Large-scale investments in fragile states — in Latin America, Africa, the former Soviet Union, and Asia — become magnets for conflict, which undermines business, development, and security.
International policy responds with regulation, state-building, and institutional reform, with poor and often perverse results. Caught up in old ways of thinking about conflict and fragility, and an age-old fight over whether multinational corporations are good or bad for peaceful development, it leaves business-related conflicts in fragile states to multiply and fester.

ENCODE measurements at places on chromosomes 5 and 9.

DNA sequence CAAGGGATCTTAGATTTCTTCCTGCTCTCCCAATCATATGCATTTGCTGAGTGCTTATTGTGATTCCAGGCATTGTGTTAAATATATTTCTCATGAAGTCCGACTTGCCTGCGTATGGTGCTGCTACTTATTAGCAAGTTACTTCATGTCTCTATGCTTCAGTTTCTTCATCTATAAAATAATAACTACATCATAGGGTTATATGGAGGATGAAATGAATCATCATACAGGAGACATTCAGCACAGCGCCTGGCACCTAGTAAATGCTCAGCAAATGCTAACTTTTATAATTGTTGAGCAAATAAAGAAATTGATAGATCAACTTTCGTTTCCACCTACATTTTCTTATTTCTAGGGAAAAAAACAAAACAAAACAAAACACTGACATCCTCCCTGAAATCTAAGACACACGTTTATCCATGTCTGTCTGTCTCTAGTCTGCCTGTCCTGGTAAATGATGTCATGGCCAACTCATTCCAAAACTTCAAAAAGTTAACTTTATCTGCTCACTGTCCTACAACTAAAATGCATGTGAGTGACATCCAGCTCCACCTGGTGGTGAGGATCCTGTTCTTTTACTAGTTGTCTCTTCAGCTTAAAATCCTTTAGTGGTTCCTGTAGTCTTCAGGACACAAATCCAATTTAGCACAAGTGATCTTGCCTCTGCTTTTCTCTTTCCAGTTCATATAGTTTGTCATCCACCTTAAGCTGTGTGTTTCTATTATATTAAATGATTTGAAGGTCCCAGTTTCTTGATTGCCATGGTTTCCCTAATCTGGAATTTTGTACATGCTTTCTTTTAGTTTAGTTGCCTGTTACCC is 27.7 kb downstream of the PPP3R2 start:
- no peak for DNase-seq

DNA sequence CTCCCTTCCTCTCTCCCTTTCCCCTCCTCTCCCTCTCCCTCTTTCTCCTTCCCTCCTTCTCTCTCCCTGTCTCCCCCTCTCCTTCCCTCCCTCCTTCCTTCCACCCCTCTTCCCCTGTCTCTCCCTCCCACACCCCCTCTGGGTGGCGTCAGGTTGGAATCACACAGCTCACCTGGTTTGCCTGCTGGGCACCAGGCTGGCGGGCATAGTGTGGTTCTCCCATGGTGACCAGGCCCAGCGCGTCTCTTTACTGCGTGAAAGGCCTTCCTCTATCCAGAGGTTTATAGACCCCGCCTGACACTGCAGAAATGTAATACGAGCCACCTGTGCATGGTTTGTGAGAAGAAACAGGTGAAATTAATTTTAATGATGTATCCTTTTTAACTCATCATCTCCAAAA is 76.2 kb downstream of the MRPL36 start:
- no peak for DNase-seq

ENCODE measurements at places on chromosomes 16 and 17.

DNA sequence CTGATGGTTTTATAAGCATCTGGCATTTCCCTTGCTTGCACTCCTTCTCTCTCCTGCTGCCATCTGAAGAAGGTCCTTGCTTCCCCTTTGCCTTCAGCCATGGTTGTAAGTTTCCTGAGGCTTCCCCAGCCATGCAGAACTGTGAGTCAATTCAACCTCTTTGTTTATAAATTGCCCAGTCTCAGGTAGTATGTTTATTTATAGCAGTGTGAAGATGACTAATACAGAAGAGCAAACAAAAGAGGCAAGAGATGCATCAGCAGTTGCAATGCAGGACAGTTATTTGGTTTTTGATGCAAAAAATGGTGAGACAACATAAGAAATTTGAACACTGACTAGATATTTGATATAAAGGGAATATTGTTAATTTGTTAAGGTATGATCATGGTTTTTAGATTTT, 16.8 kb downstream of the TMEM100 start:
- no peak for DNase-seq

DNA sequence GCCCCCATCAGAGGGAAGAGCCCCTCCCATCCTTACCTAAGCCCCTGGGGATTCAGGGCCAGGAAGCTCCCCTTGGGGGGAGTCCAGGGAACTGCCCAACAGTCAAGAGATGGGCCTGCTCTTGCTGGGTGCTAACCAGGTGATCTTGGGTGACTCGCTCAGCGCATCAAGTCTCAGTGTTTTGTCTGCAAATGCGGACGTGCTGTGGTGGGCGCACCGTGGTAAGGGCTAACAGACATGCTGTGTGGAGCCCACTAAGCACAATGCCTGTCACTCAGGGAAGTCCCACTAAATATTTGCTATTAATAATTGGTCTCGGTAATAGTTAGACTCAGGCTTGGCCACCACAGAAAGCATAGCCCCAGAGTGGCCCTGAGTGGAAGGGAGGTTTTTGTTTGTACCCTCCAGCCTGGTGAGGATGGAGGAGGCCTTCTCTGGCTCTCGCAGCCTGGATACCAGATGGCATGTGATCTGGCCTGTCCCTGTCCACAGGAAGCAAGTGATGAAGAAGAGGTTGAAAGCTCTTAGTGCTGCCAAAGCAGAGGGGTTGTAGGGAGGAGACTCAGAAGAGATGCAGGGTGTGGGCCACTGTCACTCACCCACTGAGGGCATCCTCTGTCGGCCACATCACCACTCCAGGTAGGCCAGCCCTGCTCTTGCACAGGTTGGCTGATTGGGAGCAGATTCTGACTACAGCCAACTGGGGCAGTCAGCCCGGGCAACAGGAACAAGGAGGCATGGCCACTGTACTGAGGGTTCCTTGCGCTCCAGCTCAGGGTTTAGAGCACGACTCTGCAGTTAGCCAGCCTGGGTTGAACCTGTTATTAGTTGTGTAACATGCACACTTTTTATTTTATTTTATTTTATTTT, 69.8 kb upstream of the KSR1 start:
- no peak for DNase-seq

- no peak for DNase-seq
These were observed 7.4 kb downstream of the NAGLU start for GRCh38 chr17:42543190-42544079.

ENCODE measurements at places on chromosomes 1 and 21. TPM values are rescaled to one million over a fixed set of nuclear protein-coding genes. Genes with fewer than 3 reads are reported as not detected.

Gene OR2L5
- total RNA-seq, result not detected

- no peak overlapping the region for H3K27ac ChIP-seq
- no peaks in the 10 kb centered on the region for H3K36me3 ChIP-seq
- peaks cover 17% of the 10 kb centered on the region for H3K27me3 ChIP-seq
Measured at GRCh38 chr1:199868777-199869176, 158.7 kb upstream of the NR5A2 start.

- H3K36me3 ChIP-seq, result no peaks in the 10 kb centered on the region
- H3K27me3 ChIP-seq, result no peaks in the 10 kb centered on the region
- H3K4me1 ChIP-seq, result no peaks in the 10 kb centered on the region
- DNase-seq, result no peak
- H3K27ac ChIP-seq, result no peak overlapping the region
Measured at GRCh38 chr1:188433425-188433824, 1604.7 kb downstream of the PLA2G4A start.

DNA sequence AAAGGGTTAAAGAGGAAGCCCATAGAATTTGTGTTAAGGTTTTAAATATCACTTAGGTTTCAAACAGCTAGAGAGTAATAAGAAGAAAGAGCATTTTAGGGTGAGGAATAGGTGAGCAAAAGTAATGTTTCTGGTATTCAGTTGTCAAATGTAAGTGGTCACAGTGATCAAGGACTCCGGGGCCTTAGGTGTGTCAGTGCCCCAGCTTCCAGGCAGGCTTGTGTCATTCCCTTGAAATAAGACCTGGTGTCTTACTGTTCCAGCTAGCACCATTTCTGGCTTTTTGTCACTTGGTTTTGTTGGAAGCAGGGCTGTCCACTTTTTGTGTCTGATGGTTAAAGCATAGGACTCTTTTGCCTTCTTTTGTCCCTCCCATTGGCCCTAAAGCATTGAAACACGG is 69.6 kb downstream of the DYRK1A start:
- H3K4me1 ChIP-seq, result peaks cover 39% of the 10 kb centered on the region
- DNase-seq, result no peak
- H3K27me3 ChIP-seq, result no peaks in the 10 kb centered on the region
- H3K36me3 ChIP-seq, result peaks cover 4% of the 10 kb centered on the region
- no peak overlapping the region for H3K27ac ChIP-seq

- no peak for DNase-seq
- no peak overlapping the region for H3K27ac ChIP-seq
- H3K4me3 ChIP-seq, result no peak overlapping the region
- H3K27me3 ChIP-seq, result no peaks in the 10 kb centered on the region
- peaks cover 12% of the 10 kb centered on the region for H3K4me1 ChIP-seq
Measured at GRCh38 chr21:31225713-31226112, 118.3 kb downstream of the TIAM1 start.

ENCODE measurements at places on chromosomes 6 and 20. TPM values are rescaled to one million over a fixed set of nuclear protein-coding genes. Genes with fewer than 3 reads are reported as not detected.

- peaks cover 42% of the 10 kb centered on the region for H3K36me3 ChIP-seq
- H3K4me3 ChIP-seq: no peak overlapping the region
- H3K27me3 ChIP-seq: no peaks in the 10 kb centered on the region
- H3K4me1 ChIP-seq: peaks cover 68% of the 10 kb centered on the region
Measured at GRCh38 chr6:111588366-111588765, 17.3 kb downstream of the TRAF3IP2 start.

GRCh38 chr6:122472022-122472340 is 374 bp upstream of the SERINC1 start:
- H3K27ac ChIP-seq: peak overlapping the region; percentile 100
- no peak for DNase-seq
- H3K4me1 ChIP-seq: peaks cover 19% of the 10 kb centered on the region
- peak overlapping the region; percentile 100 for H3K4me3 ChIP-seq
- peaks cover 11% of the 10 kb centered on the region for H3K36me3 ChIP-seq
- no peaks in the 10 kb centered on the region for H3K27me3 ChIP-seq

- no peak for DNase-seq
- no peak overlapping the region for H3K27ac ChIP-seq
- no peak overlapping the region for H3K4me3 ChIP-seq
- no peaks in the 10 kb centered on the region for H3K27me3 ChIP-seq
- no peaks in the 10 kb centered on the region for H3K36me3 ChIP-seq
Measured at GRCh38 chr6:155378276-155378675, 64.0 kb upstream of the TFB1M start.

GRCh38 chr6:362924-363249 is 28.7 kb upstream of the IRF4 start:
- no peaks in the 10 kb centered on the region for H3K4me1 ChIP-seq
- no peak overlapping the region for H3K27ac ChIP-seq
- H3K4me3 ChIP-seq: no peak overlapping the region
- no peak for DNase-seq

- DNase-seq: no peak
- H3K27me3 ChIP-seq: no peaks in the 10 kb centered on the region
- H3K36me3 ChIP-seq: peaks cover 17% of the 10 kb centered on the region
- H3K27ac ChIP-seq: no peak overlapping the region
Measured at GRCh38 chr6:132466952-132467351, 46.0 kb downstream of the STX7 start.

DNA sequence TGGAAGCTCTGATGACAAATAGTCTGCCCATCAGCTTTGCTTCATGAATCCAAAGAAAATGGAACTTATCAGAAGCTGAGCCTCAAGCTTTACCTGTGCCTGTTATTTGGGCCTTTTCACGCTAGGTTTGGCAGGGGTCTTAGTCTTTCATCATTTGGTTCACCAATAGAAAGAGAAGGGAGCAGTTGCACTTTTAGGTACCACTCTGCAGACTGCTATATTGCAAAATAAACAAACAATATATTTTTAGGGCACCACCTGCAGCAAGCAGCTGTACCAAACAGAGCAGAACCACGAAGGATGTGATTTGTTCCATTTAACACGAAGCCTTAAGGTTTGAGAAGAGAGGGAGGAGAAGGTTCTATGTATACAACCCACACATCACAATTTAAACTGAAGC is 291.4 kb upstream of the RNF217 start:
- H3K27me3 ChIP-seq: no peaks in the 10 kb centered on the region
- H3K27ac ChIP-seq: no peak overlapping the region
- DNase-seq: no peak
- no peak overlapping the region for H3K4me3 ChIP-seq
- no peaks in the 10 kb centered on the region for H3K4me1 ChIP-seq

Surveying a new strategic landscape of business and conflict, authors Brian Ganson and Achim Wennmann conclude that neither company shareholders nor advocates for peaceful development need, or should, accept the growing cost of business-related conflict in fragile states. Drawing on decades of experience from mainstream conflict prevention and violence reduction efforts, as well as promising company practice, they show that even acute conflict is manageable when dealt with pragmatically, locally, and on its own terms.
The analysis and conclusions of this Adelphi book will interest policymakers, business leaders, and community advocates alike — all those hoping to mitigate today’s conflicts while helping to reduce fragility and build a firmer foundation for inclusive development.
Co-author Ganson is a 1985 graduate from U-M’s College of Literature, Science, and the Arts.